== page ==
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J Urol. 1993 Aug;150(2 Pt 1):400-6.

Deoxyribonucleic acid ploidy of core biopsies and metastatic lymph nodes of prostate cancer patients: impact on time to progression. The European Organization for Research and Treatment of Cancer Genitourinary Group.

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  • 1Department of Urology and Nephrology, Erasmus University, Rotterdam, The Netherlands.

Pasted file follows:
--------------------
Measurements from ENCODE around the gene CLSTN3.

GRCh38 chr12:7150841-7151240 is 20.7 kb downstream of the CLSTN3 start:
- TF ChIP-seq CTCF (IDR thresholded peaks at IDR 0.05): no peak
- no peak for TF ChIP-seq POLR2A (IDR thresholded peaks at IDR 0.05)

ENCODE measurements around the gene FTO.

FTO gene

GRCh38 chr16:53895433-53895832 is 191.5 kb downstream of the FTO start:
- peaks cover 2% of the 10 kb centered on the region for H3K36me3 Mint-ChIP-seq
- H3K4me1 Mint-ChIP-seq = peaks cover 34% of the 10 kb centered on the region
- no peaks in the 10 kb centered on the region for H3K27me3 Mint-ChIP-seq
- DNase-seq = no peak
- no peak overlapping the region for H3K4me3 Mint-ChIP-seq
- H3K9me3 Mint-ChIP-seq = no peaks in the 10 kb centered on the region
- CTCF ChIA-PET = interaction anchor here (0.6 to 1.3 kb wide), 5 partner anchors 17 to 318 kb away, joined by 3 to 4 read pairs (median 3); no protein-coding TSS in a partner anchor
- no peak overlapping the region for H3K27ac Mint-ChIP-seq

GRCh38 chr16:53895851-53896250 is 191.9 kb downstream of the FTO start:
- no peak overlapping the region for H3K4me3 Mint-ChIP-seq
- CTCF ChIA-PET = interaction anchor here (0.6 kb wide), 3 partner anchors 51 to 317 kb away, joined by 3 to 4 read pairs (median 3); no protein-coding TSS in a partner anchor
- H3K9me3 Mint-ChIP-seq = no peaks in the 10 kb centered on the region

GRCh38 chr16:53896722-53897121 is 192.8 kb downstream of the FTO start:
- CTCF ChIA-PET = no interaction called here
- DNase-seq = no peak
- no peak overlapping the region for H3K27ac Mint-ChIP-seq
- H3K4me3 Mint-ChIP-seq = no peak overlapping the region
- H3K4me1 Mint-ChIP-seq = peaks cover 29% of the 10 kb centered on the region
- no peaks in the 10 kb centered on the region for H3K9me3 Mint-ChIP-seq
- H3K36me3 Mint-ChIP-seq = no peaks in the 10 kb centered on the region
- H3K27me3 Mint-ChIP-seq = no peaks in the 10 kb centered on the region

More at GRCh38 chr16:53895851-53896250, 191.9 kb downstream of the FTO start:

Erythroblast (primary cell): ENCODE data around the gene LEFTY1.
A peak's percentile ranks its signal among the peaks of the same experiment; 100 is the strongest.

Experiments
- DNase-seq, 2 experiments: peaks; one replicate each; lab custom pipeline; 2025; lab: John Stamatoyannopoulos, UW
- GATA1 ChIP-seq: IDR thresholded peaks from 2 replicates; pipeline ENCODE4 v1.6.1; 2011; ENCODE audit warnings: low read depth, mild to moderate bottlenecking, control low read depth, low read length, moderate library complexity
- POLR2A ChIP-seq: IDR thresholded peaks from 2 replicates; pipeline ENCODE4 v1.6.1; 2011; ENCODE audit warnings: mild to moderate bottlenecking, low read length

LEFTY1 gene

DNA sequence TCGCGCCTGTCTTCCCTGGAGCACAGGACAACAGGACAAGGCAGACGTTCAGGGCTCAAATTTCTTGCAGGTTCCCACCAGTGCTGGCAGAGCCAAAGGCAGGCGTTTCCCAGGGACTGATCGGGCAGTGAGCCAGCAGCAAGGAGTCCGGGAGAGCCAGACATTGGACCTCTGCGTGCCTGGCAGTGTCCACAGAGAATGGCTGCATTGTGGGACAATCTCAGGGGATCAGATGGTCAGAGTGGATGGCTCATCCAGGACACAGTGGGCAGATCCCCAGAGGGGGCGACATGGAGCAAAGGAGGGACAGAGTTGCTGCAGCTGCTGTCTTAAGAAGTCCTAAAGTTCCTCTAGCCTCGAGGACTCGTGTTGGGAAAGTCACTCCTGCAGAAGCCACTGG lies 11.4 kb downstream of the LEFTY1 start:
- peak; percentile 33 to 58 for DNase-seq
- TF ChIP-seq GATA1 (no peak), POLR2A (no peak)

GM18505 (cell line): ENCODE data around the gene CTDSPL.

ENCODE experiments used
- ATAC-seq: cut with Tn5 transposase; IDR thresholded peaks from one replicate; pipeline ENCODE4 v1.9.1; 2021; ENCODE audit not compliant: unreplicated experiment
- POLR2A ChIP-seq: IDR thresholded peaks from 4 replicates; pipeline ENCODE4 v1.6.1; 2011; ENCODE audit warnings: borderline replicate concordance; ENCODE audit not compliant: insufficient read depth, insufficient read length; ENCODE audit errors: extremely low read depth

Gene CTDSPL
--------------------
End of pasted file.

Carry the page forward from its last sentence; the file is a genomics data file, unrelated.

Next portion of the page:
We studied 98 patients with locally confined but lymph node positive prostatic cancer (1 stage T1, 29 stage T2, 55 stage T3 and 2 stage T4) who were not treated by radical prostatectomy. A retrospective analysis was done of deoxyribonucleic acid (DNA) ploidy of pretreatment core biopsies of the primary tumor and lymph node metastases. While DNA ploidy has been shown to be an important prognostic factor if applied to radical prostatectomy specimens, core biopsy specimens and nodal metastases have rarely been studied. Of the 98 patients 87 were evaluable for DNA ploidy: 45 (52%) had diploid, 13 (15%) had tetraploid and 29 (33%) had aneuploid tumors. The ploidy of the primary tumor and of the lymph node metastases correlated significantly with the rate of progression and interval to progression. Also, significant correlations were noted between the percentages of cells in the S phase or S plus G2 phases of the cell cycle and interval to progression. Most patients in this study are part of the European Organization for Research and Treatment of Cancer protocol 30846, a prospective randomized study of early versus delayed treatment in lymph node positive, otherwise locally confined prostate cancer. This study is ongoing. Early endocrine treatment was associated with a significantly longer interval to progression. In a Cox regression analysis of the prognostic factors involved in this study, early endocrine treatment was more important than ploidy or proliferation patterns. Stage (T category) and histopathological grade did not show a correlation with progression. Followup is still too short and the numbers of patients are too small for relevant subgroup analysis. DNA ploidy measurement by flow cytometry on archival (paraffin embedded) core biopsy and lymph node material is possible, and produces meaningful results in predicting the prognosis of prostatic cancer. Since this information can be made available before treatment decisions, its exact value in the management of locally confined prostate cancer can be determined.

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